Around Taree

Around Taree NSW

We travelled from Bretti Reserve to Wingham where we set up in the showground for a week. There was a choice of Taree or Wingham showgrounds, but Taree has a population of about 22000 which is 20000 too many for us. The more we travel around Australia and the many more little towns we visit the more we realise what these small places mean to our nation and the more we appreciate what they mean to the country people who work in and inhabit the areas outside the big cities. We also realise how much more peaceful these little places are.

Wingham is a beautiful little town situated next to The Manning River. Now where we were camped at Bretti is also next to The Manning River, however at Bretti the river is more a large stream. By the time it cuts its way through the landscape to Wingham nearer the coast it has become something more impressive. The showground at Wingham cost us $20 per night. We paid $120 for a week stay that included power, and ablution block, and was in close proximity to the town center.

We had a purpose behind our stay at Wingham. First was to find an auto electrician in the area to take care of a small problem of the brakes not working on our Ute while it was being towed. Second was to scout out for our next camp site, and also to do some touring of the area.

A very interesting drive took us through Tapin Tops NP. This tour included Ellenborough Falls which are located on the Bulga Plateau. At 200 metres these falls are one of the largest single drop waterfalls in the southern hemisphere. Now the brochure describes the walk to the bottom of the falls as being comfortable. The walk down was. The walk back up the 200 metre drop was a little less comfortable, but we did it. From a photographers point of view this was a difficult subject as it wasn’t possible to get distance between myself and the base of the falls and there was an amazing amount of spray from the falls. I was drenched by the time I had taken several pictures and came away hoping I had something to show how lovely this spot is. By the time we got back to the top we were ready for a sit down (read lie down) and a cup of tea. Fortunately there is a lovely little café at the top of the falls. Tapin Tops and the falls are well worth the effort to check out sometime.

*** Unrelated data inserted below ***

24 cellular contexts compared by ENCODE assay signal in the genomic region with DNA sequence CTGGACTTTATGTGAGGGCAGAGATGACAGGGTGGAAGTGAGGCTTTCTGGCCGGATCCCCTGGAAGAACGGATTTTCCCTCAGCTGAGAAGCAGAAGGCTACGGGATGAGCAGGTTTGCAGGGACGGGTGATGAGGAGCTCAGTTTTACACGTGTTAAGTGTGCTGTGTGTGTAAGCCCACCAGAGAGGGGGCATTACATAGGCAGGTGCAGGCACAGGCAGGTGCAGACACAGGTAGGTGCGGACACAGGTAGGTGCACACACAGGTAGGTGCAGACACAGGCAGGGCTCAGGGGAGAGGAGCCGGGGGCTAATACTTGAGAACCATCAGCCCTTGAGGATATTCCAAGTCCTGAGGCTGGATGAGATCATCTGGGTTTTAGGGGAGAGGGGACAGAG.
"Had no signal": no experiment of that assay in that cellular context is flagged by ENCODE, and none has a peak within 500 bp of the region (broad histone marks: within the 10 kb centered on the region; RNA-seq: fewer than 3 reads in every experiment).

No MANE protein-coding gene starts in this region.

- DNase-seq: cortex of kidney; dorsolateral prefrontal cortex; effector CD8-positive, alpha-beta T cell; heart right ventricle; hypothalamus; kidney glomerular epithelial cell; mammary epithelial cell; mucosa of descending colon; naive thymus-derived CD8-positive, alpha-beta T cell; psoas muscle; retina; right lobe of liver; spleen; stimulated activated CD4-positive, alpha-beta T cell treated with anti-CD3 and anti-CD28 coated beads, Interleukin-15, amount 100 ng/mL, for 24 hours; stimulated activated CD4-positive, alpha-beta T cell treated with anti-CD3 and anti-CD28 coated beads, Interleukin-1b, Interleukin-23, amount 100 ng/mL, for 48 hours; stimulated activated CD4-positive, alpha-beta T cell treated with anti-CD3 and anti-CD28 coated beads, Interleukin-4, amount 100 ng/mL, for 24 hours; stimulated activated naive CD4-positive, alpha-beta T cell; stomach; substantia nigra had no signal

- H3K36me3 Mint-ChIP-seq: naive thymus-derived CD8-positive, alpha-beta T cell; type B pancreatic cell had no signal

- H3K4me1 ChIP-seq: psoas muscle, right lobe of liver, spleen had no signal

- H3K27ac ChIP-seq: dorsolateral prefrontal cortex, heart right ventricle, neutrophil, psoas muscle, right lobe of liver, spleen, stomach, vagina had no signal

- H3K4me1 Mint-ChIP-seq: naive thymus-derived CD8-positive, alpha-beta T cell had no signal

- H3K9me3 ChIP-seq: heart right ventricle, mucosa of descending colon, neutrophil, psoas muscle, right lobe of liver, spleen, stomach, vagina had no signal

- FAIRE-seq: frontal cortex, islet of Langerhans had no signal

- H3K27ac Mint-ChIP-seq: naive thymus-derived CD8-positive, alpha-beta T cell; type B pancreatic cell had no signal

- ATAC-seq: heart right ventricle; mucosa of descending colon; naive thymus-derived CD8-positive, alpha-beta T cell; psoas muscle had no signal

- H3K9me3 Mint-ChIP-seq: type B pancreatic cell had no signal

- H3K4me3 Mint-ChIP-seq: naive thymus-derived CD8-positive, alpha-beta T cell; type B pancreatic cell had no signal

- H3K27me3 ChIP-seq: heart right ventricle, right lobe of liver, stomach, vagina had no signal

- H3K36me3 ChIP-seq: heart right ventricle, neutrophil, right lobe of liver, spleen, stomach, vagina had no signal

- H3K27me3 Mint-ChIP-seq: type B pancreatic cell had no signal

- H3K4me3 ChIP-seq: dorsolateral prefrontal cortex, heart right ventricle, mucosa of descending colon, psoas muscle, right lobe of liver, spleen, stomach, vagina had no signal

We also visited a small nature reserve in Wingham called Wingham Brush Nature Reserve. This is a fantastic wheel chair accessible reserve that showcases what can be done with community effort and support from local Govt and the NPWS. After being selectively logged, especially for red cedar in the 1800s the area was declared a reserve in 1909. An interesting fact is that by 1980 the Brush was infested with weeds that smothered the rainforest canopy and threatened the survival of the rainforest. Local citizens along with the Wingham Brush Society, Greater Taree City Council and the NPWS commenced a programme to return the Brush to its natural state. The Wingham Brush Method as it became known is now an internationally recognised model for the restoration of other rainforest areas.

Wingham Brush in the scale of things is a small area. It is sad to know that this tiny area along with Coocumbac Island represents 90% of the remaining subtropical rainforest in The Manning Valley.

From Wingham we visited Crowdy Bay NP and Coopernook Forest Reserve scouting for our next campsite. Knowing that Easter and the school holidays were imminent, we decided on the Coopernook Forest Reserve campsite. We are so glad we did. During the holiday period we had a look at the campsites in the NP and found that people were squeezed in so tight they were practically sleeping cheek to jowl. Tents were actually touching each other they were so close. In comparison where we were we had a large open space with plenty of room between camps. Another plus was Coopernook is free camping against $20 per night to camp in the NP.

From our lovely camp at Coopernook Forest Reserve we visited Coorabakh NP, Crowdy Bay NP, and small coastal towns like Camden Haven, Lake Cathie, Harrington, Old Bar Wallabi Point, and Khappingat NR. Like every other place we have been in NSW, amazing, beautiful, peaceful, and serene, all describe the areas we visited.

We found lovely swimming holes, crystal clear pools, massive trees, waterfalls, perfect beaches, and I guess the word quaint comes to mind for some of the villages and towns. Annie fell in love with the old post office in Cundletown built in 1892.

We will have a new adventure to go on soon enough, first though we need to have some work done on our mobile penthouse. We will drop our motorhome off at Avida in Emu Plains and whilst it is there we will fly off to visit our kids and grandchildren of a couple of weeks.

So in closing, I am sometimes asked by complete strangers what I am looking at when I go off wandering along a beach with my camera.

The thing I love most about my hobby of making pictures is that it encourages me to see things through different eyes.

Until next time, stay well, and travel safe.




5 Comments on “Around Taree

  1. I look forward to following your blog Jack. Beautiful photos. Glad I’m not the only one out there photographing flotsam 😉
    See ya on the wallaby.


    • Thanks, there is a lot to photograph. We are looking to heading out west through St George etc and onto Broken Hill before crossing over to SA. Leaving where we are in June. Looking forward to doing some nighttime photography and hopefully some star trails.
      I am sure I will reading your blog also.


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